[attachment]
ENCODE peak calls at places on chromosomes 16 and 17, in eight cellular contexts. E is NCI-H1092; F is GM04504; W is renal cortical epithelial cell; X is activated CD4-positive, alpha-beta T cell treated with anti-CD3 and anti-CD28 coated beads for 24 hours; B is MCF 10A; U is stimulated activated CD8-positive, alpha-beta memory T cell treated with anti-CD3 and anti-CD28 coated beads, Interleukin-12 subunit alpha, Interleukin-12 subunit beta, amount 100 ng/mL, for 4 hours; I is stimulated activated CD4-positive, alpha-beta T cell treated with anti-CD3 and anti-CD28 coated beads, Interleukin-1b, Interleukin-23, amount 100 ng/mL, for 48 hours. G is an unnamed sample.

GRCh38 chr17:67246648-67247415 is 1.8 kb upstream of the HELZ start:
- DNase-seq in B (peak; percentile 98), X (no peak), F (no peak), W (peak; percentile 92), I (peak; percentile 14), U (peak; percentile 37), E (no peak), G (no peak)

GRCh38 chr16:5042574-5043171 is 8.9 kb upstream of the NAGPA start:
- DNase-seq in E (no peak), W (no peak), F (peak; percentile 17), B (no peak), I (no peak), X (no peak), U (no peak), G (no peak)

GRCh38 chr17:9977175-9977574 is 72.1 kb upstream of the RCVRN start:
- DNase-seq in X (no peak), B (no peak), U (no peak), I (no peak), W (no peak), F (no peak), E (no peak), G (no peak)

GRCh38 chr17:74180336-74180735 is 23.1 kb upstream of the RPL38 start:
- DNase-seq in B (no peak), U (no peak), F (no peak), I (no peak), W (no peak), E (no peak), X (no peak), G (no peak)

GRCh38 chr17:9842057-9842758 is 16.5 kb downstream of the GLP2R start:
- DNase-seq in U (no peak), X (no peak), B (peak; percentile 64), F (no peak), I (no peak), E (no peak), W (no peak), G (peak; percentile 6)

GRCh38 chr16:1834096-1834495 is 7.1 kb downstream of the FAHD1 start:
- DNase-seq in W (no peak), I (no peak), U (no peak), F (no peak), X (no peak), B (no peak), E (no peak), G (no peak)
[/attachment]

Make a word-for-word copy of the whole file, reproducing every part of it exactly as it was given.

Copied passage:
ENCODE peak calls at places on chromosomes 16 and 17, in eight cellular contexts. E is NCI-H1092; F is GM04504; W is renal cortical epithelial cell; X is activated CD4-positive, alpha-beta T cell treated with anti-CD3 and anti-CD28 coated beads for 24 hours; B is MCF 10A; U is stimulated activated CD8-positive, alpha-beta memory T cell treated with anti-CD3 and anti-CD28 coated beads, Interleukin-12 subunit alpha, Interleukin-12 subunit beta, amount 100 ng/mL, for 4 hours; I is stimulated activated CD4-positive, alpha-beta T cell treated with anti-CD3 and anti-CD28 coated beads, Interleukin-1b, Interleukin-23, amount 100 ng/mL, for 48 hours. G is an unnamed sample.

GRCh38 chr17:67246648-67247415 is 1.8 kb upstream of the HELZ start:
- DNase-seq in B (peak; percentile 98), X (no peak), F (no peak), W (peak; percentile 92), I (peak; percentile 14), U (peak; percentile 37), E (no peak), G (no peak)

GRCh38 chr16:5042574-5043171 is 8.9 kb upstream of the NAGPA start:
- DNase-seq in E (no peak), W (no peak), F (peak; percentile 17), B (no peak), I (no peak), X (no peak), U (no peak), G (no peak)

GRCh38 chr17:9977175-9977574 is 72.1 kb upstream of the RCVRN start:
- DNase-seq in X (no peak), B (no peak), U (no peak), I (no peak), W (no peak), F (no peak), E (no peak), G (no peak)

GRCh38 chr17:74180336-74180735 is 23.1 kb upstream of the RPL38 start:
- DNase-seq in B (no peak), U (no peak), F (no peak), I (no peak), W (no peak), E (no peak), X (no peak), G (no peak)

GRCh38 chr17:9842057-9842758 is 16.5 kb downstream of the GLP2R start:
- DNase-seq in U (no peak), X (no peak), B (peak; percentile 64), F (no peak), I (no peak), E (no peak), W (no peak), G (peak; percentile 6)

GRCh38 chr16:1834096-1834495 is 7.1 kb downstream of the FAHD1 start:
- DNase-seq in W (no peak), I (no peak), U (no peak), F (no peak), X (no peak), B (no peak), E (no peak), G (no peak)